Preservation and Access: Digital Audio,” by Erica Titkemeyer, Project Director and AV Conservator at the Southern Folklife Collection (slides)

Troubleshooting Digital Preservation,” by Shira Peltzman, Digital Archivist at UCLA Library (slides)

Studs Terkel Radio Archive: Tips and Tricks for Sharing Great Audio,” by Grace Radkins, Digital Content Librarian at Studs Terkel Radio Library (slides)

From Theory to Action: Digital Preservation Tools and Strategies,” by Danielle Spalenka, Project Director of the Digital POWRR Project (slides)

Our first two resident-hosted webinars (open to the public) will be happening this month! Registration and more info is available here.

The residents also hosted two great panel presentations, first in September at the International Association of Sound and Audiovisual Archives Conference, and in November at the Association of Moving Image Archivists Conference. The AMIA session in particular generated a lot of Twitter chatter; you can see a roundup here.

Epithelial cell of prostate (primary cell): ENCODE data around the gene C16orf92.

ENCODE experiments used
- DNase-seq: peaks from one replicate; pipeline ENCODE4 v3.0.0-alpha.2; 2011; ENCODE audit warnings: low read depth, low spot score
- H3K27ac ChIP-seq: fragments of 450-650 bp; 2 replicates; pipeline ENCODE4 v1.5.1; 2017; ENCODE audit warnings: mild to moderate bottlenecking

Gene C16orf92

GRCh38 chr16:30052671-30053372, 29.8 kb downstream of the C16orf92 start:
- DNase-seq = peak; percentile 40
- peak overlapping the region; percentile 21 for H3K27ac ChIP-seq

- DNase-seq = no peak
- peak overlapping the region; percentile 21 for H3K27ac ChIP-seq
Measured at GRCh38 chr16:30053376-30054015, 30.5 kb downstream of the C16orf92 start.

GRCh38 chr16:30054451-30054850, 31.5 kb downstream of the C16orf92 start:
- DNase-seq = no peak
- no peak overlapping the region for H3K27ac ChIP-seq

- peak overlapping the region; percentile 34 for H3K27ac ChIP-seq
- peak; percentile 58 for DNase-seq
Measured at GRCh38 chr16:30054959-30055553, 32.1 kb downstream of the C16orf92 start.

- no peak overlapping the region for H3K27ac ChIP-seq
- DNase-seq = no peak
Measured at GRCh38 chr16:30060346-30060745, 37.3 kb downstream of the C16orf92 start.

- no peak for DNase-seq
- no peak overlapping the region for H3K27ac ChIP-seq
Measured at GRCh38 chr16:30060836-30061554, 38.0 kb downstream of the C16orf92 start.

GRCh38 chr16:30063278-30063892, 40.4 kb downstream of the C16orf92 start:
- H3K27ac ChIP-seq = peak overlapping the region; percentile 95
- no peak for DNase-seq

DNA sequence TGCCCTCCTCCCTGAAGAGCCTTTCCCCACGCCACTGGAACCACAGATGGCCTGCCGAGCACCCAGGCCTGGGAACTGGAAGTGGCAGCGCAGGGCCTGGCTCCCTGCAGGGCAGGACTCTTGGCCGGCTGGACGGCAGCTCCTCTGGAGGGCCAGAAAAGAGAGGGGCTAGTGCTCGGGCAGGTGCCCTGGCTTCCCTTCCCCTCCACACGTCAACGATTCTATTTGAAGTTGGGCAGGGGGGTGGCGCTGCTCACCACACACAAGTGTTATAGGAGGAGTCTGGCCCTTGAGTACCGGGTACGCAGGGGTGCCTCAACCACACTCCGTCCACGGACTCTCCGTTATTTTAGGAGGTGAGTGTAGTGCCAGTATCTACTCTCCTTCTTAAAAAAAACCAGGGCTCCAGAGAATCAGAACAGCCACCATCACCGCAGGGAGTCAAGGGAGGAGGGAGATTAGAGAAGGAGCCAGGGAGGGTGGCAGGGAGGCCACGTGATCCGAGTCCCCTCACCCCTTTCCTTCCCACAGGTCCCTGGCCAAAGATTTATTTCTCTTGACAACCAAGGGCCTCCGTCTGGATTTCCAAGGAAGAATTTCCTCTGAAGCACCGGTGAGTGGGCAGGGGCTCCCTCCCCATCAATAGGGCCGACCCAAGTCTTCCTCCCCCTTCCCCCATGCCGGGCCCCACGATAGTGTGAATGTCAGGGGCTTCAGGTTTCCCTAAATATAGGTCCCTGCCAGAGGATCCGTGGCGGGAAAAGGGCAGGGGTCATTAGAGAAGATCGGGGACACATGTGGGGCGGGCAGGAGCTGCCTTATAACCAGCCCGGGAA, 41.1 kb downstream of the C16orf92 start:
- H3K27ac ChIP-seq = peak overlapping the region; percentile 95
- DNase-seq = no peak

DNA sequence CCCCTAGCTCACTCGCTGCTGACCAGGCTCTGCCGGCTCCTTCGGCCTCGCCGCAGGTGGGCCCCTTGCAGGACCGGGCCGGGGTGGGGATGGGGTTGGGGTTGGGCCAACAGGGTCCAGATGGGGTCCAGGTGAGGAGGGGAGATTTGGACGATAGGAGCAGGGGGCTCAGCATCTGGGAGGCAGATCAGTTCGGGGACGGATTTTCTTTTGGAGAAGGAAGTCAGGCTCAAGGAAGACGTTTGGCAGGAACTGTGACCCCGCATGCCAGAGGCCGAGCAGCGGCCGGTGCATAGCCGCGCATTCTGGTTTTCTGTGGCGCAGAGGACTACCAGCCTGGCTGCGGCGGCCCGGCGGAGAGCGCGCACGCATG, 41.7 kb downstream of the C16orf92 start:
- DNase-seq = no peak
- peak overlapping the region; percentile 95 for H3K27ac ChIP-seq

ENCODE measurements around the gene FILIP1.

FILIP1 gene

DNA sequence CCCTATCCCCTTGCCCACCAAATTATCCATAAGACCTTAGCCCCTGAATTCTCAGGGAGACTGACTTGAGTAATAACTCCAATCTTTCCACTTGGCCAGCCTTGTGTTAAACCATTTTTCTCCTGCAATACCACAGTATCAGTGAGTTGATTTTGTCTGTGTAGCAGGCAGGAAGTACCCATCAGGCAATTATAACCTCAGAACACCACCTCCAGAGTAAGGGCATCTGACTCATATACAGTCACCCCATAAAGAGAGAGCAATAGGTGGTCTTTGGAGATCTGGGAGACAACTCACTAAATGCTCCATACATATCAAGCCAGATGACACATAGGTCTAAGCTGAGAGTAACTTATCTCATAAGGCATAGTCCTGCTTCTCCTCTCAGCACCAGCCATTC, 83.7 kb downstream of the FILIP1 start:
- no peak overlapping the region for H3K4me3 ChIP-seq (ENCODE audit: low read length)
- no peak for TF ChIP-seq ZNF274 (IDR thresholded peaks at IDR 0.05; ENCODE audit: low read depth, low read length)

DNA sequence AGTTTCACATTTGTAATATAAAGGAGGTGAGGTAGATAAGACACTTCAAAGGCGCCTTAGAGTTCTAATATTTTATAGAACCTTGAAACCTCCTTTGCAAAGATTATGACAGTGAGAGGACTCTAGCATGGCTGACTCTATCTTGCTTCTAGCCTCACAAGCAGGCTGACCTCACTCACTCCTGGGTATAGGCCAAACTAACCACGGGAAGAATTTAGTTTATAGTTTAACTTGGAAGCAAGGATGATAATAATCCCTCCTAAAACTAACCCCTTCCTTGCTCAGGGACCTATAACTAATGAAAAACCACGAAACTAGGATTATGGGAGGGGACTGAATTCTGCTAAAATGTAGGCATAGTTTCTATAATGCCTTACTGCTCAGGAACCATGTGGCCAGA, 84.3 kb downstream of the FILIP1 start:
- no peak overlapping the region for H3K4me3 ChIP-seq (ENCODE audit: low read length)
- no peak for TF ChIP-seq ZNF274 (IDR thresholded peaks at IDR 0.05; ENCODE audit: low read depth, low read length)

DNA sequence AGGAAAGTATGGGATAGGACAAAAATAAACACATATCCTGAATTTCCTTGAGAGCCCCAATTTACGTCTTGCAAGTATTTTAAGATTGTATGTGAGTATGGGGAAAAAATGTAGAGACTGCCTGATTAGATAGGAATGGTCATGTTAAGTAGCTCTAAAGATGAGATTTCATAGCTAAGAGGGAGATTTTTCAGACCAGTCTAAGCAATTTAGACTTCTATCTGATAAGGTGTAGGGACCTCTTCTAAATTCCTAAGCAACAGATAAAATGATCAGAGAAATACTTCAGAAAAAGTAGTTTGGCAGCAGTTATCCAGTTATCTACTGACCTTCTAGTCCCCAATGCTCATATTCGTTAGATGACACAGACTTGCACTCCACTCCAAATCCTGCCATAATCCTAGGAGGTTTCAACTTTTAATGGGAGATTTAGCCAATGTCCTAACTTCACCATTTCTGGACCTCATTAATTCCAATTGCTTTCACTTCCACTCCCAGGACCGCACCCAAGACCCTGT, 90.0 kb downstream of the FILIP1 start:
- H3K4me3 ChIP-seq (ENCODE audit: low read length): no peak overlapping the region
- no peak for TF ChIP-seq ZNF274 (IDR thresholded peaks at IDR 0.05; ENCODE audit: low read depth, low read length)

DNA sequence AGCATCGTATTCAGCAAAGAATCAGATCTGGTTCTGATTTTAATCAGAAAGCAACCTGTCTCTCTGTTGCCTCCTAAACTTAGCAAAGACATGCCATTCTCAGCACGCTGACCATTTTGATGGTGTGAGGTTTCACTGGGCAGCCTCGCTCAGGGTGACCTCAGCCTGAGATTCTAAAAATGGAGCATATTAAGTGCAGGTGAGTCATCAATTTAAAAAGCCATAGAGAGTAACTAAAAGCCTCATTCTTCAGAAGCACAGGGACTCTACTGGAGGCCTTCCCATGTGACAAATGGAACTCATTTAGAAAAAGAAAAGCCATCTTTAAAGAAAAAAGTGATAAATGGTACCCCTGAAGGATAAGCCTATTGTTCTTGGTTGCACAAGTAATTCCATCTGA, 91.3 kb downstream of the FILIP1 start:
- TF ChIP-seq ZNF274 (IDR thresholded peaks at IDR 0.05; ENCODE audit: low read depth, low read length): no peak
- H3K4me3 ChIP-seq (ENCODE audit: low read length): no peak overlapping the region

To keep up with AAPB NDSR blog posts, webinar recordings, and project updates as they happen, follow the AAPB NDSR site at ndsr.americanarchive.org.

Kicking off the AAPB National Digital Stewardship Residency

The 2016-2017 AAPB National Digital Stewardship Residencies residencies have now officially kicked off, starting with our AAPB NDSR Immersion Week. From July 25-29, hosts, residents and mentors gathered at WGBH to learn, discuss, and review information about digital preservation and archiving audiovisual materials.

Immersion Week presentations covered a wide array of topics, including the history of public media and the AAPB, an overview of physical and digital audiovisual materials, anintroduction to audiovisual metadata, and instructional seminars on digital preservation workflows, project management, and professional development.  Each of our host mentors also delivered a presentation on the history of their station and their goals for the course of the residency.

On the more technical end of digital preservation, attendees participated a full-day session on “Thinking Like a Computer” and a hands-on command line workshop.